Every biotech dreams of having a blockbuster drug with annual sales higher than $1 billion. But ultra-orphan-drugmaker BioMarin Pharmaceuticals (NASDAQ:BMRN) has a more realistic short-term goal: have $1 billion in sales for biotech's basket of five drugs.
It's getting there. In the third quarter, revenue increased 29%, to $177 million, more than two-thirds of the way to the $250 million per quarter required for the company to reach its goal.
Much of the growth came from its newest drug Vimizim for Morquio A syndrome. BioMarin recorded $25 million in sales of the drug in just its second full quarter on the market, a solid 76% quarter-over-quarter increase. The fast uptake has come from clinical trial patients switching over to commercial prescriptions, so sales growth in the U.S. may slow; but the EU is further behind, so we should still see growth there and in Latin America, as well as Brazil, where it's awaiting approval.
Kuvan was another solid performer, with sales growing 22.5% year over year. The new powder formulation that can be dissolved in water or juice to make it easy for younger children has helped with new patient starts.
Sales of Naglazyme are always choppy due to lumpy ordering from Latin America; this quarter was no different. Revenue was only 6.8% higher than the year-ago quarter and substantially lower than the second quarter of the year. The better way to look at the growth is the year-to-date numbers, where sales of Naglazyme are up 21.5% over the same period in 2013.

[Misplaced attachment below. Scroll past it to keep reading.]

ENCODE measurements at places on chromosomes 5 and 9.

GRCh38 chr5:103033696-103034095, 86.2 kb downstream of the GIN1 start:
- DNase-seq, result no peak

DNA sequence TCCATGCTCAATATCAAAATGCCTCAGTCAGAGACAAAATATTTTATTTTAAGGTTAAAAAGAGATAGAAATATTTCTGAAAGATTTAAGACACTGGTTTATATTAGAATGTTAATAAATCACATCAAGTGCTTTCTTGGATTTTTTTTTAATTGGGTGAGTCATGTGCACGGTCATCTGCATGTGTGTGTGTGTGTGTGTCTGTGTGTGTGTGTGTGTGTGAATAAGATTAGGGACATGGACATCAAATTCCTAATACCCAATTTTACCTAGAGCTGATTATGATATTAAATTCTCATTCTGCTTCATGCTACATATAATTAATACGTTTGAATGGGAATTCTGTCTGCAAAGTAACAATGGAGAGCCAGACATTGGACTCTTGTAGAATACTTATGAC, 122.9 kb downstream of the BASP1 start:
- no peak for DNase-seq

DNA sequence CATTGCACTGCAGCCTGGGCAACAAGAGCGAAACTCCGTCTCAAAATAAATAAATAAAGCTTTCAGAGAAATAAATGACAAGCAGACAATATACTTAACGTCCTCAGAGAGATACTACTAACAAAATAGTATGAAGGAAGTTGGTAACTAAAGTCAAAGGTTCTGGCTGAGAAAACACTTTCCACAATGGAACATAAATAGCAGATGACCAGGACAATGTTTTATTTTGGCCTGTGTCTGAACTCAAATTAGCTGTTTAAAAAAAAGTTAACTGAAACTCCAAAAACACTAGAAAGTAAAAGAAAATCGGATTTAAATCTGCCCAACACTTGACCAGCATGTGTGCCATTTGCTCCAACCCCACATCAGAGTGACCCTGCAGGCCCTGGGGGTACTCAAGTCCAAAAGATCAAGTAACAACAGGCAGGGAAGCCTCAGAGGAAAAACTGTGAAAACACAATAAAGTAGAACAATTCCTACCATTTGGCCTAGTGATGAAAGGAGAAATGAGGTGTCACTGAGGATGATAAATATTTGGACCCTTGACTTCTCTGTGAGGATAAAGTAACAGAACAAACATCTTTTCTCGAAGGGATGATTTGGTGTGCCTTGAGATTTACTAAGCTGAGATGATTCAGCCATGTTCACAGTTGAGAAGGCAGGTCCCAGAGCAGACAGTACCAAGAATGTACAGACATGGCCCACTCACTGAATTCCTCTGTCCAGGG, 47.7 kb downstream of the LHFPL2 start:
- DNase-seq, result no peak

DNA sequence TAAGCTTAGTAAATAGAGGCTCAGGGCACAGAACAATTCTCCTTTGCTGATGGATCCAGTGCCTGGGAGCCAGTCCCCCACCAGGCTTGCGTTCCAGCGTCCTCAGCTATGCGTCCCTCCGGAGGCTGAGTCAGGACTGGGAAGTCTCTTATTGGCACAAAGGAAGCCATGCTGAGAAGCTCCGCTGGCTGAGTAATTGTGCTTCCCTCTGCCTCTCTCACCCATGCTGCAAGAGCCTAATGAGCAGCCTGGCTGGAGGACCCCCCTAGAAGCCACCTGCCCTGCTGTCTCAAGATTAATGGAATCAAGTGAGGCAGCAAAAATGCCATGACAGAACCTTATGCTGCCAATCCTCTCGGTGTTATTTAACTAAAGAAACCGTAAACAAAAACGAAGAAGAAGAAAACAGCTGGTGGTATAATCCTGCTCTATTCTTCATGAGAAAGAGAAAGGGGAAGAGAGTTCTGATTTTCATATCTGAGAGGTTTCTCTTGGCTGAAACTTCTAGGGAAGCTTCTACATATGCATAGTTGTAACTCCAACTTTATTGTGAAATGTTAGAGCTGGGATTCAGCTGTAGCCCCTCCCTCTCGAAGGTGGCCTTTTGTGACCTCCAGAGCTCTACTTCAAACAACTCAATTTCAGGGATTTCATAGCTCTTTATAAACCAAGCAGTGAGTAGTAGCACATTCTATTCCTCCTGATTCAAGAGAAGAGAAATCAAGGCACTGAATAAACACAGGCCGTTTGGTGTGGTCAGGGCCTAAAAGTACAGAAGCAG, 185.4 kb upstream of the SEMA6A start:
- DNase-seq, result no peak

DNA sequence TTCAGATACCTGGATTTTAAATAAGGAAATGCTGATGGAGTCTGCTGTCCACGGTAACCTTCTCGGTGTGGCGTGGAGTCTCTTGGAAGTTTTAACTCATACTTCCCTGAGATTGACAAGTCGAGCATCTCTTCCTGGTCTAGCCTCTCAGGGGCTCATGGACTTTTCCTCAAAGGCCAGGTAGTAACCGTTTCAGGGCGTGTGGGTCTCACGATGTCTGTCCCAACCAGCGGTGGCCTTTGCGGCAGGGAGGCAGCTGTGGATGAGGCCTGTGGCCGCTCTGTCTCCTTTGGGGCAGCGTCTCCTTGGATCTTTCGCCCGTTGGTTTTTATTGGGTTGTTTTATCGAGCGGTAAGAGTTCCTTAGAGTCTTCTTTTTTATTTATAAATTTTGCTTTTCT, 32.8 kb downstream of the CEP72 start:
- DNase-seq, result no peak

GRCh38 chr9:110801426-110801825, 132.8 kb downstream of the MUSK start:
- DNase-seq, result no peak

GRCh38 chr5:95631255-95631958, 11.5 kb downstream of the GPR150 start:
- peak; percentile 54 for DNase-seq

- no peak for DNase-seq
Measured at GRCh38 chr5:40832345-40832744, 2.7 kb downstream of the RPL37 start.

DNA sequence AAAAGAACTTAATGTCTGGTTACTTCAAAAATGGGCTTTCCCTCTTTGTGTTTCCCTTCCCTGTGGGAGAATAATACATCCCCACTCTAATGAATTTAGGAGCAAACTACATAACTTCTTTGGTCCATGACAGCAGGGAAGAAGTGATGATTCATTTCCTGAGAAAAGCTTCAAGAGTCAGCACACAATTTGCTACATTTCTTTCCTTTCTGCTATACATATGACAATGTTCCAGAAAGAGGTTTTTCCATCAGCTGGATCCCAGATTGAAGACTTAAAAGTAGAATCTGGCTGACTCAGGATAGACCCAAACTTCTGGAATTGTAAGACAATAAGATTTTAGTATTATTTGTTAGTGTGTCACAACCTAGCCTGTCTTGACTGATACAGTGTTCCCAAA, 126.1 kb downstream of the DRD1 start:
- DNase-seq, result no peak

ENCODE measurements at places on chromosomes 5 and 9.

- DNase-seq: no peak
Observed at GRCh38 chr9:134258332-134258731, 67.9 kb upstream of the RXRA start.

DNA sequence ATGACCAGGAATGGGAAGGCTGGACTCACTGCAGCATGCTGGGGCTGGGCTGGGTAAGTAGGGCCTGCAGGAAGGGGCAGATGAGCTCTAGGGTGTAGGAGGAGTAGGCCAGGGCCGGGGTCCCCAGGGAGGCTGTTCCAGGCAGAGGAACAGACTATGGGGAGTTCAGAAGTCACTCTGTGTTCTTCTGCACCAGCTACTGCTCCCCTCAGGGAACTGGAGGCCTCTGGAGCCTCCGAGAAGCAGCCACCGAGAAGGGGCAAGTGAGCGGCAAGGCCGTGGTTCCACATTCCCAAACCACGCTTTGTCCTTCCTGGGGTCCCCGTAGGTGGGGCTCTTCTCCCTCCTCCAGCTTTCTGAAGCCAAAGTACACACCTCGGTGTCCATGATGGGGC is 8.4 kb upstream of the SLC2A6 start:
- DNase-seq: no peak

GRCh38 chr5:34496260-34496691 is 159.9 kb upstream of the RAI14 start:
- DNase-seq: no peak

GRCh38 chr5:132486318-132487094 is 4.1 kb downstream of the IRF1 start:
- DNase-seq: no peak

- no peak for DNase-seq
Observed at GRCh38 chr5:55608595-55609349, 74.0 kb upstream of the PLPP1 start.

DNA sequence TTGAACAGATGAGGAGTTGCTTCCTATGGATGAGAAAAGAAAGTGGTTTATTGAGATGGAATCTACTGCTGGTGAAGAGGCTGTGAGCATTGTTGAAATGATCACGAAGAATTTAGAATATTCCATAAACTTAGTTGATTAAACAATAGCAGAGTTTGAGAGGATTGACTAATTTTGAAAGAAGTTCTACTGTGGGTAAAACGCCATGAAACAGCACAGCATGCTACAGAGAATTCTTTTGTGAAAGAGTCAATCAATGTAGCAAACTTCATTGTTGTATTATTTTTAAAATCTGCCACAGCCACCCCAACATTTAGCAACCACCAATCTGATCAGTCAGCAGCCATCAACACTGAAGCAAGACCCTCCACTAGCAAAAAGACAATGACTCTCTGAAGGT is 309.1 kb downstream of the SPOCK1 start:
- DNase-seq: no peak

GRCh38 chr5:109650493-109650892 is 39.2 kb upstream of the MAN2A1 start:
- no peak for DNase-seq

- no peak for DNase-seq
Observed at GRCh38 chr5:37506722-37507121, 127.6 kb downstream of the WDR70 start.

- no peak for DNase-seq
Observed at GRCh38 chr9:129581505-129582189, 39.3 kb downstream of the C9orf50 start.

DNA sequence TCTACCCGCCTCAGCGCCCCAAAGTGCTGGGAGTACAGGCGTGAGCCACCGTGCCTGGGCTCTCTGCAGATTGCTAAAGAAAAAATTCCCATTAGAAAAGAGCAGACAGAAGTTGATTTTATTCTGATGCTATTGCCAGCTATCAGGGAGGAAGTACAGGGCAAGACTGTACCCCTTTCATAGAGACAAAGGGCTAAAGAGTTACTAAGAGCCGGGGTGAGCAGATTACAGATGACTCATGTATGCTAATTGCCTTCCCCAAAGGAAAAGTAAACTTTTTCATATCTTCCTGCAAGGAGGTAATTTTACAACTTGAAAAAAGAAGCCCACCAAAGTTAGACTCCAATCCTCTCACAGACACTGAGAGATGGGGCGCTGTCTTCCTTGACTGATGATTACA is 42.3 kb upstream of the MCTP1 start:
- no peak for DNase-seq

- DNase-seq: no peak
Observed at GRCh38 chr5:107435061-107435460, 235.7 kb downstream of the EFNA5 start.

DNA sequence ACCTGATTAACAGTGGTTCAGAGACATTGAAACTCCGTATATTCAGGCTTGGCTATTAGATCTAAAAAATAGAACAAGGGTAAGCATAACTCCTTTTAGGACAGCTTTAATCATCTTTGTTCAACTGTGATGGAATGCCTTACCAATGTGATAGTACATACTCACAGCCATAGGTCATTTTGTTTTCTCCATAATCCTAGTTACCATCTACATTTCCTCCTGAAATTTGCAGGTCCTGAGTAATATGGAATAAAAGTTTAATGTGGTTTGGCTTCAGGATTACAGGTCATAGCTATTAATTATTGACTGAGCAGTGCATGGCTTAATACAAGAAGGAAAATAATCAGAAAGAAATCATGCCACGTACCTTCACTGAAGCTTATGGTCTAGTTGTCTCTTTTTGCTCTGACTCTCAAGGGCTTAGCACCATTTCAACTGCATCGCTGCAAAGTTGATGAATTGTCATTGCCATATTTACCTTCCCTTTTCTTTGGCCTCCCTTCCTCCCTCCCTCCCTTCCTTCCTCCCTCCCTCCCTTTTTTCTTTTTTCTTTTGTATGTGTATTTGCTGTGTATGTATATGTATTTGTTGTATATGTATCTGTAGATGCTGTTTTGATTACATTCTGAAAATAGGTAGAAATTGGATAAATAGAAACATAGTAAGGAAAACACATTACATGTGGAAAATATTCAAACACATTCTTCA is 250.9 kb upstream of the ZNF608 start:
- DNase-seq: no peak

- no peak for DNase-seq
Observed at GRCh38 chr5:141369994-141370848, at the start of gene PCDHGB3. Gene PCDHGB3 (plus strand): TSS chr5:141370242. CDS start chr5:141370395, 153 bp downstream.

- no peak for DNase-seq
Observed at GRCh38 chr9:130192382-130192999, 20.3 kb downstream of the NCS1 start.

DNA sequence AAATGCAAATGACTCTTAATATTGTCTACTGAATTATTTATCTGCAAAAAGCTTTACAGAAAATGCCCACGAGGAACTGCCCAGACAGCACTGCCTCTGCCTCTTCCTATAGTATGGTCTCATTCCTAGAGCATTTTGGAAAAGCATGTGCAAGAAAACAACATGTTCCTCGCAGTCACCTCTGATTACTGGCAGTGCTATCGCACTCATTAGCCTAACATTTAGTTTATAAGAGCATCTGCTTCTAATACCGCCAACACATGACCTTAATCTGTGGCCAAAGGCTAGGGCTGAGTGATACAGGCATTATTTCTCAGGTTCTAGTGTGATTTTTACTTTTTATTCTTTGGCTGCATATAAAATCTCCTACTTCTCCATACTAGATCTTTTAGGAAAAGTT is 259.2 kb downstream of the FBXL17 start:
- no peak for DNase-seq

Revenue from Aldurazyme, which is sold by Sanofi's (NYSE:SNY) Genzyme, fell slightly, but that was due to adjustments used to reconcile timing of product transfer. Genzyme recorded a 6.9% year-over-year growth in sales of the drug in the third quarter.
BioMarin's fifth drug, Firdapse, remains a token side note with sales of just $4.6 million in the third quarter.
With the solid earnings under its belt, BioMarin raised its 2014 guidance. Again. The biotech is now looking for revenue of $700 million to $710 million for the year. That's fairly remarkable considering that guidance at the start of the year was for revenue to come in between $650 million and $680 million. The increased revenue and slightly decreased expectations for research and development costs for the year allowed BioMarin to lower its expected non-GAAP loss for the year to between $50 million and $65 million from a previous expectation of between $60 million and $80 million.
BioMarin is a far cry from being profitable on a GAAP basis -- losses should come in north of $160 million for the year -- but the non-GAAP is a better measure of its cash flow. The company has slightly more cash, cash equivalents, and investments now than it did at the start of the year.
With the next drug approval, PEG PAL, not expected until the second half of 2016 -- assuming everything stays on track for the drug -- the current crop of drugs are going to have to be enough to get the biotech to blockbuster status. The goal seems reasonable given the growth BioMarin has seen recently.
Brian Orelli has no position in any stocks mentioned. The Motley Fool recommends BioMarin Pharmaceutical. Try any of our Foolish newsletter services free for 30 days. We Fools may not all hold the same opinions, but we all believe that considering a diverse range of insights makes us better investors. The Motley Fool has a disclosure policy.